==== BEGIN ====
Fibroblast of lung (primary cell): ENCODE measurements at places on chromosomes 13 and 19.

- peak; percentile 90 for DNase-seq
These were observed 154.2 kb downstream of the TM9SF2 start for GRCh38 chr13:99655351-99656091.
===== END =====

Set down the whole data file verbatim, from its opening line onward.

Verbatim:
Fibroblast of lung (primary cell): ENCODE measurements at places on chromosomes 13 and 19.

- peak; percentile 90 for DNase-seq
These were observed 154.2 kb downstream of the TM9SF2 start for GRCh38 chr13:99655351-99656091.